One of the most dangerous gases in industrial settings, carbon monoxide must be closely monitored to keep oil and gas workers as safe as possible. A byproduct of engines that burn fossil fuels, the gas is one that requires constant monitoring through the use of carbon monoxide monitors. While plant managers at almost any facility realize how lethal carbon monoxide can be to unsuspecting workers, they also realize the importance of maintaining CO alarms. When it comes to properly maintaining carbon monoxide alarms, there are numerous factors to take into consideration.
For any carbon monoxide detector, maintaining the sensor system is extremely important when it comes to ensuring accuracy and reliability. For many sensor systems, the simple draw sample type is used, which draws in gas through various detection channels and relies on variations within the system’s electrical charges to determine the gas levels. In other work areas, a carbon monoxide sensor relying on an open path system is used to monitor CO levels. With this sensor system, infrared light reflects off a surface and bounces back to the monitor, detailing the gas levels within the work area.
As more and more companies rely on these monitors to protect their employees from dangerous levels of carbon monoxide, they have set up their systems so that data can be quickly relayed in real-time to a central detection facility. Using the latest wireless technology, these systems use RF-frequencies to transmit data to emergency personnel that may be located many miles away. To make sure the system is providing accurate and reliable data, an alarm panel is used to receive information and is continually checked by engineers to see if gas levels are approaching dangerous levels, which in most cases are 200 parts per million or more.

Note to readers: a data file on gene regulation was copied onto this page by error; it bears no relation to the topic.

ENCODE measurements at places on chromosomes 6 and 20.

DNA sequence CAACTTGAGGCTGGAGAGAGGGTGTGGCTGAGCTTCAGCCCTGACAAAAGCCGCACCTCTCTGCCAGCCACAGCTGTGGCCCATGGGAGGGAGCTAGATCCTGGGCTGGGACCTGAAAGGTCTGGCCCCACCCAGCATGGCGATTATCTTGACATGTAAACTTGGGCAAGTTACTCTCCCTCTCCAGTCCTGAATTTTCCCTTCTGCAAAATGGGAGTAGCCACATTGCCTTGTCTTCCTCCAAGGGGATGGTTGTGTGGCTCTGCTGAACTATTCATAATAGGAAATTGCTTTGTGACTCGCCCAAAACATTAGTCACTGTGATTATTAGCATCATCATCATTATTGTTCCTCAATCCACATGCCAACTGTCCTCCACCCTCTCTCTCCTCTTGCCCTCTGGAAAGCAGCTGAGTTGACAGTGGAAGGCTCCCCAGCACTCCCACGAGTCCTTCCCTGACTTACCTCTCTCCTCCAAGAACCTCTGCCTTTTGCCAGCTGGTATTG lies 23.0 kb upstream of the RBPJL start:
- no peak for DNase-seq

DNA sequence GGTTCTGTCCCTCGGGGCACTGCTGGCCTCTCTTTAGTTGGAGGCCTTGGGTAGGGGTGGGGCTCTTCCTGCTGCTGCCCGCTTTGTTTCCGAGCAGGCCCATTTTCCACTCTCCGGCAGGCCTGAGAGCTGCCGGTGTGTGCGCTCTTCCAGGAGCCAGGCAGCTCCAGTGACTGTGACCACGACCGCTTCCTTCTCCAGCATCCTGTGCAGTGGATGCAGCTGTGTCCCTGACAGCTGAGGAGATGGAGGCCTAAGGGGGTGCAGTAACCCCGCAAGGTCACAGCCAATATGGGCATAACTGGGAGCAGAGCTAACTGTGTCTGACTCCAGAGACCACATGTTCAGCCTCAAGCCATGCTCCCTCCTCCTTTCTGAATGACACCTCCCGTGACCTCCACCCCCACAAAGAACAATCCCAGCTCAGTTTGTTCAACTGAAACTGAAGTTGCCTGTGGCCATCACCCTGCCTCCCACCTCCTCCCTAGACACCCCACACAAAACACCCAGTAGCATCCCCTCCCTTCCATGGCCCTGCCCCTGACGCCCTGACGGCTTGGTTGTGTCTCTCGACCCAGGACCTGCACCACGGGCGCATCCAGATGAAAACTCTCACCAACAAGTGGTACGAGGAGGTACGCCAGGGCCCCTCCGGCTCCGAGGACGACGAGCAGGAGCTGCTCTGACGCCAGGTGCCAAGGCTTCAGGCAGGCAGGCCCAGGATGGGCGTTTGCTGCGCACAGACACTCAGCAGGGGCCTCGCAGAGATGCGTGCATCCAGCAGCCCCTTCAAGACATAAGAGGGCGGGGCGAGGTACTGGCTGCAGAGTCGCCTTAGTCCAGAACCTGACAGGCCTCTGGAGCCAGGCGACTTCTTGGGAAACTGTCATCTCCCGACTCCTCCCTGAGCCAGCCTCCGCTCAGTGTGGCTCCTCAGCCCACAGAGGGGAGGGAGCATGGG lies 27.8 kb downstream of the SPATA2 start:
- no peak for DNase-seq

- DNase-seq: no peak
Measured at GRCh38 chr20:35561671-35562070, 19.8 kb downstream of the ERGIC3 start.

Once the wireless technology is used to connect the sensors and monitoring stations and panels, they have the capability to provide automatic alerts to personnel at the work site as well as safety personnel at a monitoring station. Along with alerting first response teams to dangerous gas levels, these monitors also let managers perform calibration and testing of sensors, and in some cases let trained workers do these tasks as well during emergency situations.
A Customized Network
To maintain CO monitors that will continue to relay accurate data, the wireless network needs to be highly customized at both the on-site facility and the central monitoring station. To ensure the monitors provide the most reliable data possible, careful attention should be paid as to where they are installed. For example, great care should be taken to dilute any potentially dangerous gas concentrations. While some companies may use large fans to move air in a circular pattern, it’s instead best to consult technicians trained in building customized networks. Using data such as the facility’s square footage, airflow direction, and the amount of gases produced by nearby equipment, it’s possible to maintain CO monitors and ensure a facility and its employees stay safe.